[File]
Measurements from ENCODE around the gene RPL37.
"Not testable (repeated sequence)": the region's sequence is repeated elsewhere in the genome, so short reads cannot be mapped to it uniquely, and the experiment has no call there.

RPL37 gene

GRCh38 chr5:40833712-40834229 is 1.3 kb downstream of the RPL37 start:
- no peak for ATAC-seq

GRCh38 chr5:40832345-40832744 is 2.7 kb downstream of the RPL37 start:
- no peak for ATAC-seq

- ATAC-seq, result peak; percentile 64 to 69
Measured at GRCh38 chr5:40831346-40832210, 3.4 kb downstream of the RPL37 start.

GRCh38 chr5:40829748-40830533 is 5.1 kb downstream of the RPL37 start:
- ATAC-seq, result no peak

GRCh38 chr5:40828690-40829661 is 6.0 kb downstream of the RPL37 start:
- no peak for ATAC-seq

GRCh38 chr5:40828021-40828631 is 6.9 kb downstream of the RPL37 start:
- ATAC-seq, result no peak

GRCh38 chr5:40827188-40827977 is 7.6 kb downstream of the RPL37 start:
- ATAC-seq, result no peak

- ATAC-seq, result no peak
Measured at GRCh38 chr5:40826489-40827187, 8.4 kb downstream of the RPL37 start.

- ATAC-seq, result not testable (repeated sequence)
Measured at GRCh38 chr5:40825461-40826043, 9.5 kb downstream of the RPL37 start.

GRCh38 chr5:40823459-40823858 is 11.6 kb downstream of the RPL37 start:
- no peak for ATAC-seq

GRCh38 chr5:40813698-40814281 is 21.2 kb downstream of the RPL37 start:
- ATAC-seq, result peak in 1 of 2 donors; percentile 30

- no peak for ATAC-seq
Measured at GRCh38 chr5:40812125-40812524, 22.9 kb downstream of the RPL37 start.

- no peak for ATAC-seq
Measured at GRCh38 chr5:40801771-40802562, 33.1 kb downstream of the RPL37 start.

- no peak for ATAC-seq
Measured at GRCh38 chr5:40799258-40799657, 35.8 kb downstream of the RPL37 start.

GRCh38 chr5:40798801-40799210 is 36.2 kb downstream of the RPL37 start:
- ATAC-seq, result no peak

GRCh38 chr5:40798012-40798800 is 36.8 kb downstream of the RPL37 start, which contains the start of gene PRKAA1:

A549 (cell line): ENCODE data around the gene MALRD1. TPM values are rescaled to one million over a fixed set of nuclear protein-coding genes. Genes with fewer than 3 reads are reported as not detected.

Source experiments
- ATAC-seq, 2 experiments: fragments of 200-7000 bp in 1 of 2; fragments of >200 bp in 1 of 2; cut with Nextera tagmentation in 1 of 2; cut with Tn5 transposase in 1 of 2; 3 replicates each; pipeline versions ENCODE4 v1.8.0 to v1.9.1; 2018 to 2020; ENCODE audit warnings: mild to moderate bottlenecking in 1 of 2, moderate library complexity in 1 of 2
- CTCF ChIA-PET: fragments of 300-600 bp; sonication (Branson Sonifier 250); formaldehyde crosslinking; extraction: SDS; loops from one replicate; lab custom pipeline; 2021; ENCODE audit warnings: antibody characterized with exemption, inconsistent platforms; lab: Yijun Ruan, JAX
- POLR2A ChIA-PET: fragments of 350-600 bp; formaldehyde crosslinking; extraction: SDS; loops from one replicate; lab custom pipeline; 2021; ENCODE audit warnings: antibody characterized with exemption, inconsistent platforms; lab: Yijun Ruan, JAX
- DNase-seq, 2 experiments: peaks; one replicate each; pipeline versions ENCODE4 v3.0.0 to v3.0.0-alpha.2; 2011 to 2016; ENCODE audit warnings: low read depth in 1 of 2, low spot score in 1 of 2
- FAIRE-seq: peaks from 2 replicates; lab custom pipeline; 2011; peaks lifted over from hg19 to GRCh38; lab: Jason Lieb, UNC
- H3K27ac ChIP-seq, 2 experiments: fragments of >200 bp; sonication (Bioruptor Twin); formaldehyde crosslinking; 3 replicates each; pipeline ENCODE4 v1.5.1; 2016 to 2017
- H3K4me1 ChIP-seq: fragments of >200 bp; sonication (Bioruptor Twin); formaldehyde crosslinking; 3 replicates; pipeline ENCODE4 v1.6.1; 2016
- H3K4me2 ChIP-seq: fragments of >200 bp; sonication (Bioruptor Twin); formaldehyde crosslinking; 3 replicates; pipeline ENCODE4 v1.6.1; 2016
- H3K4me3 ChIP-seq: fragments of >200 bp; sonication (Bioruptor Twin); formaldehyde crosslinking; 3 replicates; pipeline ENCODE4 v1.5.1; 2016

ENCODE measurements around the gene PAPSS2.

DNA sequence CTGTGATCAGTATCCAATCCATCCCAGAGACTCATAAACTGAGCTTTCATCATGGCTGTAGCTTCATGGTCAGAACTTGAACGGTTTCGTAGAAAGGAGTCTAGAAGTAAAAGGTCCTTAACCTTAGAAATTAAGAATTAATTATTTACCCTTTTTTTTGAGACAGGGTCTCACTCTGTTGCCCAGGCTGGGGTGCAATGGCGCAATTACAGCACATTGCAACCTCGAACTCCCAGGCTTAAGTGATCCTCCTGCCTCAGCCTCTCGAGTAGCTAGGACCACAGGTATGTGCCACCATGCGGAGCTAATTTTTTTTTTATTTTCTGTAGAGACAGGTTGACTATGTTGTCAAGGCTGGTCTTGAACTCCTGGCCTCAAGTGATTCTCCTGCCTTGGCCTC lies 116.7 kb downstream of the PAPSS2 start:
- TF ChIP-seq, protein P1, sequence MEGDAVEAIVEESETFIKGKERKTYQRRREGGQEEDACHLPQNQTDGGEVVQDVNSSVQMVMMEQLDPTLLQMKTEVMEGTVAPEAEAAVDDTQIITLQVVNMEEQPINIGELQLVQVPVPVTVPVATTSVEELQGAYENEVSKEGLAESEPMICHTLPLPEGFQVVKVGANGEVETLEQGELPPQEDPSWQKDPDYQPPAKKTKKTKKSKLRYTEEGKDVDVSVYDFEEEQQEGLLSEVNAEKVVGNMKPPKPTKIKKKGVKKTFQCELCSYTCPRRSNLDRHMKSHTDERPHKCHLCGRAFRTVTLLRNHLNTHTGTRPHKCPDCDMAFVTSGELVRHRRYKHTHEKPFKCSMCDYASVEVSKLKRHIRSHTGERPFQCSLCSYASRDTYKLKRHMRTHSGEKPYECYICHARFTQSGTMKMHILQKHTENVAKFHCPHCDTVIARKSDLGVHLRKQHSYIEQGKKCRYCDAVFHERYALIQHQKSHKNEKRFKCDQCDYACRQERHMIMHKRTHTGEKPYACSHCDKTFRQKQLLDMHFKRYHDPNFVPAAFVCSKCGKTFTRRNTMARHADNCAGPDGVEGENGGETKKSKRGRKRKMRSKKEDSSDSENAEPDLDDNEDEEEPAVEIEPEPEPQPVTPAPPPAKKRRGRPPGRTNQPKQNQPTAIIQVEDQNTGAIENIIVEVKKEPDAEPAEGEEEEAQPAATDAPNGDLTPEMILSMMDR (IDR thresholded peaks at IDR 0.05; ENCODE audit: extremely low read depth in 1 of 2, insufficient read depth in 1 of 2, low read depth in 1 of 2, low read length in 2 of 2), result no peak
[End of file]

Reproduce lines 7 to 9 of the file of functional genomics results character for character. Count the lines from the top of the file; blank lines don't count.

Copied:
- no peak for ATAC-seq

- ATAC-seq, result peak; percentile 64 to 69
Measured at GRCh38 chr5:40831346-40832210, 3.4 kb downstream of the RPL37 start.